Preserving Your Garden Harvest

Print Friendly
Preserving Your Garden Harvest

Easy Tips for Preserving Your Garden Harvest

  • If you are worn out from canning or have run out of room to freeze any more of those fruits and veggies from your garden, don’t forget you can dehydrate almost anything.
  • Carrots, onions and peppers are very easy to chop, dry, store and use this winter in stews and soups.
  • Fruits are delicious dried and used later in pies or trail mixes or just to eat.

  • Dried apples are so easy too. I saw cans of apple chips in the store the other day for $3.50 each. Even if I had to buy apples and dry them, I could make 10 cans of apple chips for that amount.
  • Consider investing in a dehydrator. I see them at garage sales all the time. Also don’t forget to dry and save some of your summer flowers for potpourri and bath oils for yourself or Christmas gifts.
  • Before the first frost hits, be sure to bring in all the tomatoes — even the green ones. They will ripen if just left on the counter. Plus they are so good to use green in many recipes like fried green tomatoes or green tomato pie.
  • If your jam or jelly doesn’t set up, add a little water to it and boil. This makes great syrup.

photo by: laural fan


  1. says

    I dehydrate a lot. We have 5 dehydrators and my kids are very fond of apple chips. Also when you run out of room tomatoes dehydrate well, just make sure to clearly label or you might have habanero spaghetti in lieu of tomatoes in it! (yes, it was firehouse spaghetti!)

  2. says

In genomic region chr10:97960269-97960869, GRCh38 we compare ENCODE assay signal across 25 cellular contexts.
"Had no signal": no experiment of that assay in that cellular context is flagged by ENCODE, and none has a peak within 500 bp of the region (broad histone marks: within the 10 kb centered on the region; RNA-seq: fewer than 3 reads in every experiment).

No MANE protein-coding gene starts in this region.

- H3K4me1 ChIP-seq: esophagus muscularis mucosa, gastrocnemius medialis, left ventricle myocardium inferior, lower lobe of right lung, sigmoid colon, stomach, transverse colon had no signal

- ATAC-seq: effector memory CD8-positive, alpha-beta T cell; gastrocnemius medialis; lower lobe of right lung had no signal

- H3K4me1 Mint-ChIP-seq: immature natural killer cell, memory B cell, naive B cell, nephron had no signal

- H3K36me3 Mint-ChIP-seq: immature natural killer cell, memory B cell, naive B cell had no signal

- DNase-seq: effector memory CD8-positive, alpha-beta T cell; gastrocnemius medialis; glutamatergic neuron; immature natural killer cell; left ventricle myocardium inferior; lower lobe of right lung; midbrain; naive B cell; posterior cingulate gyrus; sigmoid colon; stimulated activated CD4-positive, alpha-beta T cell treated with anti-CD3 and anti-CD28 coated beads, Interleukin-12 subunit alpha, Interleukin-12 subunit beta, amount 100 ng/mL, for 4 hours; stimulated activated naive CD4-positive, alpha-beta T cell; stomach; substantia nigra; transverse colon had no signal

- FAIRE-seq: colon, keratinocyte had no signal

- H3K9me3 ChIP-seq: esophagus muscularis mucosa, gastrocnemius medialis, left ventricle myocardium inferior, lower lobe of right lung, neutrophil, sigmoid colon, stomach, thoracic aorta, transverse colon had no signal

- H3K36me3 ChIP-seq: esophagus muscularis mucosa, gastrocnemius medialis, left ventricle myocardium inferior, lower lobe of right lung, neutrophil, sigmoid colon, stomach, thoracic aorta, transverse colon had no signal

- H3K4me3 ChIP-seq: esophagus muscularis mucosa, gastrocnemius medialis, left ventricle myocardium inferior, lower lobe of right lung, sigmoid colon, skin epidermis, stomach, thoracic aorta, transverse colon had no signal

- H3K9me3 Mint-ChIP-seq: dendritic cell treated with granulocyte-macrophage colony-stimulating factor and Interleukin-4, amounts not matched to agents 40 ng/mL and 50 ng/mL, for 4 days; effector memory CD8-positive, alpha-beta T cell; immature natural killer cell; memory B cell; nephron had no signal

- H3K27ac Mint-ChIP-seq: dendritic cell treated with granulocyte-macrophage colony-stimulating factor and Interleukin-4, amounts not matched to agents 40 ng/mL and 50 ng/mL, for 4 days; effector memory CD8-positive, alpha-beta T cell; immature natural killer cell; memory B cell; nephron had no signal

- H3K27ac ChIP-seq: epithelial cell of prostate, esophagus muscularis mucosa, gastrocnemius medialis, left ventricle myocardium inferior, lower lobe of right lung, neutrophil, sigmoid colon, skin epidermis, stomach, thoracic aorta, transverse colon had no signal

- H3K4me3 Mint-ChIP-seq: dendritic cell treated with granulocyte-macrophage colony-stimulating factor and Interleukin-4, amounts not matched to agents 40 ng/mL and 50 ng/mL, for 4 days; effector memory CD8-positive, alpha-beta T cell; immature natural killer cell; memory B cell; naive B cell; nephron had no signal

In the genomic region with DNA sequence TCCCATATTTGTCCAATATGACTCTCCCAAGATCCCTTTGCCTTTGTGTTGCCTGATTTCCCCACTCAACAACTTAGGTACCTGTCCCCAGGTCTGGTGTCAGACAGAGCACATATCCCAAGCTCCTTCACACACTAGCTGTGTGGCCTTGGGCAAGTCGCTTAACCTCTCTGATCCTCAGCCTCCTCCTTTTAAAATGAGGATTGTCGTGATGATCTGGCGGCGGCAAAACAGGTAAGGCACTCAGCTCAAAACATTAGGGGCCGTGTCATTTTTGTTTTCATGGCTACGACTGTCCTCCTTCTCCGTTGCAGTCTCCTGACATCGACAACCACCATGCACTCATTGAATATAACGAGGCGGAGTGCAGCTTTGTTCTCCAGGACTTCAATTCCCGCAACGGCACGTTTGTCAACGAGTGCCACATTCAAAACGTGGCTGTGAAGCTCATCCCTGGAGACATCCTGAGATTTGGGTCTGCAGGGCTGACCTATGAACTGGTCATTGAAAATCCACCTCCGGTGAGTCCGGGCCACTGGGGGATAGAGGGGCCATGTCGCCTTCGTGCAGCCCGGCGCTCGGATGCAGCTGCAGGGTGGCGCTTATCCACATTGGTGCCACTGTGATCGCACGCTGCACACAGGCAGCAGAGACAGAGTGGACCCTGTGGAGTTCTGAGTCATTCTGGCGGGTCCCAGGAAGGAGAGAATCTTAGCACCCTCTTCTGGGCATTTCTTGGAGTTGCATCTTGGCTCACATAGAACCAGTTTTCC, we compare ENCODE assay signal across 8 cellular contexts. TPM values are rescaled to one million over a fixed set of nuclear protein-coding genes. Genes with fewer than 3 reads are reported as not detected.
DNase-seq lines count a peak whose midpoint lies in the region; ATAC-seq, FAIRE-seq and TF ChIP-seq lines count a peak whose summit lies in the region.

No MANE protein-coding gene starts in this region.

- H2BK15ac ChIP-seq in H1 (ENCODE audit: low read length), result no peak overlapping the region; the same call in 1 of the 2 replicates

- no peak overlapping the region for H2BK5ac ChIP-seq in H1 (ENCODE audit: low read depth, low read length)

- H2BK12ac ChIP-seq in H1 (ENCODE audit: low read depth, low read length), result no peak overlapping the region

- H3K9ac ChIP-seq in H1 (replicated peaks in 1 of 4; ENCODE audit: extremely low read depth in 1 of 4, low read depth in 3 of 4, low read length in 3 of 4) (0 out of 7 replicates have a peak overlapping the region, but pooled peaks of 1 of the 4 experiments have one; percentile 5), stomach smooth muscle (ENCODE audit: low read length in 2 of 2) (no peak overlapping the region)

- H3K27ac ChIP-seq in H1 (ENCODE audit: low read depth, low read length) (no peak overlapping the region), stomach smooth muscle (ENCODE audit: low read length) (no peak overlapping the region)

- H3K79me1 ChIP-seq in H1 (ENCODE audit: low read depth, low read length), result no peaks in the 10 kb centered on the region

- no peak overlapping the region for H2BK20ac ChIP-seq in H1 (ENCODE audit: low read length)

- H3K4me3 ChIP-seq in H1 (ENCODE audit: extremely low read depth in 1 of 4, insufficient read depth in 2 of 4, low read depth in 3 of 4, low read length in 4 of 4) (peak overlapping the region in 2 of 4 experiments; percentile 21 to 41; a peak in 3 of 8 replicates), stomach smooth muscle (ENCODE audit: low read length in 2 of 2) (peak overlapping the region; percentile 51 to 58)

Dehydrate w/o any special equipment – cut vegetables small, lay on a cooling rack that you use for backing (or any screen), put a pan under the cooling rack to catch anything that might fall through. Put the pan, rack, & vegetables in the front or back window of your car. Roll up the windows. Cherry tomatoes cut in half take a couple of days, jalapeno peppers a day. Eggplant was great, squash too. Hardest part is finding a couple of days when you don’t use your car. I tossed the odds & ends into a jar in the freezer to wait for stew or soup.

  3. Susan says

    Tomatoe can be frozen whole — they taste wonderfully fresh when you use them in the winter! Just run the frozen tomato under hot water, peel (the skin slips right off), chop and toss into whatever you’re cooking. This is the best, and easiest way to preserve tomatoes I have ever found.

    • Melody says

      Susan, do you just freeze them this way in ziploc bags? This sounds so easy and I LOVE tomatoes and eat them all summer! Would love a fresh tasting tomato in the winter. Thanks!

  4. Esther says

    I just bought a dehydrator and don’t know what I can do with it. I know about apples and pineapple but what else? Help.

    • says

      There are so many things you can dehydrate so easily. I just love it. My new favorite is potatoes for hash browns. These work even better then keeping them in the freezer. When I want hash browns I just pull what I need out of the jar pour a little hot water on them and then they are ready to use for what I need them in. No peeling, worrying about them getting brown and they taste just like fresh. When fried they are just like those good ones you get in a restaurant. They make my life so much easier.